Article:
If you want to know how to stop procrastinating, start by zooming out and having the courage to trust your creative cycles and timing.

There’s a BIG shift we’ve been working on in my company for over a year.

It’s quite possibly the biggest change we’ve made in the last 11.5 years since I launched katenorthrup.com.

We’ve been “meaning to” launch it for a while now. It’s been 95% complete for at least six months.

And yet, it has not yet been born.

(Though it will be on 8/11 so stay tuned!)

If I followed common business and personal growth mindset tropes, I’d have gone down a deep well of self-flagellation for being such a procrastinator.

But I know better.

I know that if I ask the question of how to stop procrastinating as it relates to this particular project, I’m asking the wrong question.

Sure, resistance can show up as procrastination. Sure, I have some trepidation about this shift.

But there’s a difference between procrastination and trusting the timing of creative cycles.

In our company we practice and teach something called the Upward Cycle of Success.

It has four phases that are informed by the four seasons, the four phases of the menstrual cycle, and the four phases of the lunar cycle.

It’s a way to categorize projects that helps you and your team to have abundant harvests without burning out in the process.

Just like in nature, our projects need all four seasons in order to grow, be plentiful, and sustainable.

Here are the phases of the Upward Cycle of Success:

  1. Emergence: ideation, planning, getting things going
  2. Visibility: launching, connecting, making visible moves
  3. Culmination: details, analytics, tweaking, wrapping things up
  4. Fertile Void*: research, reflection, coasting, pause

(*Shout-out to Fritz Perls who coined the term Fertile Void as part of the Gestalt psychology movement.)

The problem with the way we work in our culture is that we skip Culmination and the Fertile Void.

We’re trained to move right from planning and initiating to launching right back to planning and initiating and launching. Over and over and over again.

And we wonder why we’re so tired and burned out. We’ve skipped a full half of the seasons necessary for the growth and sustainability of anything in nature.

The planet would not work without autumn and winter and neither should we.



Some projects take longer in certain phases or seasons than others.

The project we’ve been working on has needed longer Fertile Void and Emergence phases than we had expected.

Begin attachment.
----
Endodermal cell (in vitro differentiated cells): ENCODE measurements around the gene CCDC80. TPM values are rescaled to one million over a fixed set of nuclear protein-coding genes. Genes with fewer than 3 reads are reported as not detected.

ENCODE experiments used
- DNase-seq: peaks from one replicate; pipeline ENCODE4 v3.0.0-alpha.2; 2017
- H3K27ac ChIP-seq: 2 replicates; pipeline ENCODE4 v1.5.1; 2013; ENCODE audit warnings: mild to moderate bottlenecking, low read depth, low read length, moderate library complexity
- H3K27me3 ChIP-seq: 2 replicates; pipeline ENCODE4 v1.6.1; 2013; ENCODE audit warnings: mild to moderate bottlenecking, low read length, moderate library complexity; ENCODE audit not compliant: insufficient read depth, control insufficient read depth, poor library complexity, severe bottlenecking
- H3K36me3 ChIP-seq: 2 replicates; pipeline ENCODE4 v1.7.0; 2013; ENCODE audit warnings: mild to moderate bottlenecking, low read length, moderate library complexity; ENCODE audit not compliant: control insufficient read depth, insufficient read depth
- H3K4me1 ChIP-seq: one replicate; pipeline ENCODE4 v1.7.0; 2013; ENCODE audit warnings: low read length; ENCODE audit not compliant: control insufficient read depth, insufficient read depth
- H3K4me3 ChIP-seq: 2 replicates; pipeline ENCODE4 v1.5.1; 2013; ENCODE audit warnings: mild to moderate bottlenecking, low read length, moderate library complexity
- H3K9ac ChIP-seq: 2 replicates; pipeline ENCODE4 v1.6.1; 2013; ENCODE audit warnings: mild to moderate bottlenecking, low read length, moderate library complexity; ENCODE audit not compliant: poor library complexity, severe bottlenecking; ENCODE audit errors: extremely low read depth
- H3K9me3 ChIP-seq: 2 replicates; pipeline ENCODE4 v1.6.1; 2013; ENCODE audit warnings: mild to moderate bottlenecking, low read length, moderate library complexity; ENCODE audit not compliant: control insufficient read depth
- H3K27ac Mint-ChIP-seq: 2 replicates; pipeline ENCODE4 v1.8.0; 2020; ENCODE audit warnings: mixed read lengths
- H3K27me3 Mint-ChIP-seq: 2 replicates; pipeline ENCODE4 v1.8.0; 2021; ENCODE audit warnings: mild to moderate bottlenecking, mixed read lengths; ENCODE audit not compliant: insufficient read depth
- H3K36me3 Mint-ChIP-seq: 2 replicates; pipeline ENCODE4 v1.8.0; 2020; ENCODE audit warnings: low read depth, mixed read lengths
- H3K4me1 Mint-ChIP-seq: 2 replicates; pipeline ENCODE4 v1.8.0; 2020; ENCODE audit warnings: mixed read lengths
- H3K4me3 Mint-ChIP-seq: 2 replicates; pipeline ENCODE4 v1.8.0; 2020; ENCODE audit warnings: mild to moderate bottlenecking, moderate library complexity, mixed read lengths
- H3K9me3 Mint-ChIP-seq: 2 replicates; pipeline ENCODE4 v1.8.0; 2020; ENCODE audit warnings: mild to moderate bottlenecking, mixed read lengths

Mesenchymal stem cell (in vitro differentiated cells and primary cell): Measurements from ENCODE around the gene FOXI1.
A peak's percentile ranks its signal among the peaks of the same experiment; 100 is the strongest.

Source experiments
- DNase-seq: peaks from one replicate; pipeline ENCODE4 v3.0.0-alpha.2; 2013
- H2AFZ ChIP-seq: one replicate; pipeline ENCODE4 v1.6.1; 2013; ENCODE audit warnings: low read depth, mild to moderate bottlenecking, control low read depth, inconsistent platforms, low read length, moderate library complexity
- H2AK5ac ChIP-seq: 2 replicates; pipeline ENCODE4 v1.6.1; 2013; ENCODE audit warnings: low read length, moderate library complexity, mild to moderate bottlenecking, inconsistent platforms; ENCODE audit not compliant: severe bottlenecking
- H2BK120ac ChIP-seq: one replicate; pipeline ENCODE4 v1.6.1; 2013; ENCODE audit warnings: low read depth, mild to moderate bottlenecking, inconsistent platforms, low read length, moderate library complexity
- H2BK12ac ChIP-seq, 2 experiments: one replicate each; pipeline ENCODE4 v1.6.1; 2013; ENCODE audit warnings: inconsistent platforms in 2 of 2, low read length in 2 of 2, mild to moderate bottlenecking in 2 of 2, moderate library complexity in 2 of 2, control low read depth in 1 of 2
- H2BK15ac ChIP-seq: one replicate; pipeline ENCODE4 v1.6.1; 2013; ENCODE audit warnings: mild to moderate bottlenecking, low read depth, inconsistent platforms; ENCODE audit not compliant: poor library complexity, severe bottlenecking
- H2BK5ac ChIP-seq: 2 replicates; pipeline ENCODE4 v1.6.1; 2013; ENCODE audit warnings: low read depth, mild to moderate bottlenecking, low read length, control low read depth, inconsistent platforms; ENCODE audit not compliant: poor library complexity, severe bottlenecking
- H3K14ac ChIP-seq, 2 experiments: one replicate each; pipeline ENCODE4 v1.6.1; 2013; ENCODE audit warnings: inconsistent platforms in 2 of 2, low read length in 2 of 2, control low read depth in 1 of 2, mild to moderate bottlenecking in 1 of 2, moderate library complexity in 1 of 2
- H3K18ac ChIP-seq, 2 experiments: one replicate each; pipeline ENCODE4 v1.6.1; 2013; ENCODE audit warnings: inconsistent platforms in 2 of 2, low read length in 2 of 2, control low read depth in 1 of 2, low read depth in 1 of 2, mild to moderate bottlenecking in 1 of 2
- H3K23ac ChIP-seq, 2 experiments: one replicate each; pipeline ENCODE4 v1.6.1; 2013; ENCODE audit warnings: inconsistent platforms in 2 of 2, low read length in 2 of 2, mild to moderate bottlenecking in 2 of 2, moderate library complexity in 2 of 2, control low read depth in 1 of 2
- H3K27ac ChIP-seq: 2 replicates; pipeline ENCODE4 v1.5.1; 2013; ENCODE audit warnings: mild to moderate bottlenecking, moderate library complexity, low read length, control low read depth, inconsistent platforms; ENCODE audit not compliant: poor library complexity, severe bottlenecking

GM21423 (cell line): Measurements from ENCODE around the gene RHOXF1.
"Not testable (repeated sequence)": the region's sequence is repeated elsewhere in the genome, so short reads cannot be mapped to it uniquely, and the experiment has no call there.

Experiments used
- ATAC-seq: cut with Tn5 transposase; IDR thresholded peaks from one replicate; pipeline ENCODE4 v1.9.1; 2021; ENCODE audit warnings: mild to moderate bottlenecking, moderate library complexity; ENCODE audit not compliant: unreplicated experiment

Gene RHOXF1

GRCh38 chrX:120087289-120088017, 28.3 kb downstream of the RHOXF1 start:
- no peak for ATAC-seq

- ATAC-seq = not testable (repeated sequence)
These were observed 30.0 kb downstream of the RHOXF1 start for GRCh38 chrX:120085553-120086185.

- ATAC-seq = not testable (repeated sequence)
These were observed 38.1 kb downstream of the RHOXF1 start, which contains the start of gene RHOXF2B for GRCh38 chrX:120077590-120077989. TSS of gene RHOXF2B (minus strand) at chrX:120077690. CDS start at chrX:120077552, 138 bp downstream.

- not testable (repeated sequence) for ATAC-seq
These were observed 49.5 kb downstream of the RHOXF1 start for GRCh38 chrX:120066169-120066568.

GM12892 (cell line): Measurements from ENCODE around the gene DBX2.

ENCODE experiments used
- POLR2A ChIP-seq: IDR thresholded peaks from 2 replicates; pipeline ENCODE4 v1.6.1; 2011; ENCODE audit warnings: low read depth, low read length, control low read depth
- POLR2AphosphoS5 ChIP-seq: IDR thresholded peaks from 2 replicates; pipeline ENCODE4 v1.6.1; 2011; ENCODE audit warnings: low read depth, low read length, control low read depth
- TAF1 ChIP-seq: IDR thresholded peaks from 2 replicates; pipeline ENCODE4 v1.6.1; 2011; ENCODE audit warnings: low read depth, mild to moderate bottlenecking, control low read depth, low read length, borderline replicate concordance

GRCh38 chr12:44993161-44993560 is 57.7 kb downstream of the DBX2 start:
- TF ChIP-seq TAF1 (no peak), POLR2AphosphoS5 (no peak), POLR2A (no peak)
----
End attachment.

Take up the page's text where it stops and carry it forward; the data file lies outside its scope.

Having written both of my books right at the end in the final six-eight weeks before they were due, I happen to know that my creative process is one in which there’s a lot of percolation (Fertile Void and Emergence) and then a shorter Visibility phase where things become materially visible.

Having watched a time-lapse of a seed taking its sweet time rooting down before it sprouts up to be seen above the surface, I know I’m in good company.

If I got sucked into beating myself up for procrastinating, being in resistance or not being ready to launch when we originally planned, that would be A LOT of time and energy wasted that I could have been directing into rest and creativity.

Luckily, I did not get sucked into beating myself up.

I decided to trust the timing that this project had, even if it didn’t align with the timing I thought it would have.

I’ve learned from my friend Nisha Moodley that our businesses have souls of their own and, similar to how as parents we are responsible for supporting our children and keeping them safe but not in control of who they will become in the world, we are here to be in co-creation with our businesses.

This big thing we’ve been working on has taken as long as it has taken.

And I trust that, while I may not ever know all the details as to why, that it needed this timeline to become all of what it was meant to be.No matter what creative pursuit you’re working on, remember that creativity has cycles and seasons.

Our human timelines are just as flawed as we are.

When we do more allowing and less beating ourselves up for our supposed “procrastination” we become a lot more abundant with a lot less friction.

Now, I’d love to hear from you:

What are you working on right now that’s taken longer than you expected? What’s your relationship with procrastination? Was what I shared here today supportive of your ability to trust and let go? Leave a comment and let me know!

Kate Northrup is an entrepreneur, bestselling author, and mother who supports ambitious, motivated and successful women to light up the world without burning themselves out in the process. Committed to empowering women entrepreneurs to create their most successful businesses while navigating motherhood, Kate is the founder and CEO of Origin Collective, a monthly membership site where women all over the world gather to achieve more while doing less. Her first book, Money: A Love Story, has been published in 5 languages. Kate’s work has been featured by The Today Show, Yahoo! Finance, Women’s Health, Glamour, and The Huffington Post, and she’s spoken to audiences of thousands with Hay House, Wanderlust, USANA Health Sciences, and more. Kate lives with her husband and business partner, Mike, and their daughter Penelope in Maine. Find out more and receive your free copy of the 5 Simple and effective ways to get the results you want in your business at katenorthrup.com.


Image courtesy of Marcus Aurelius.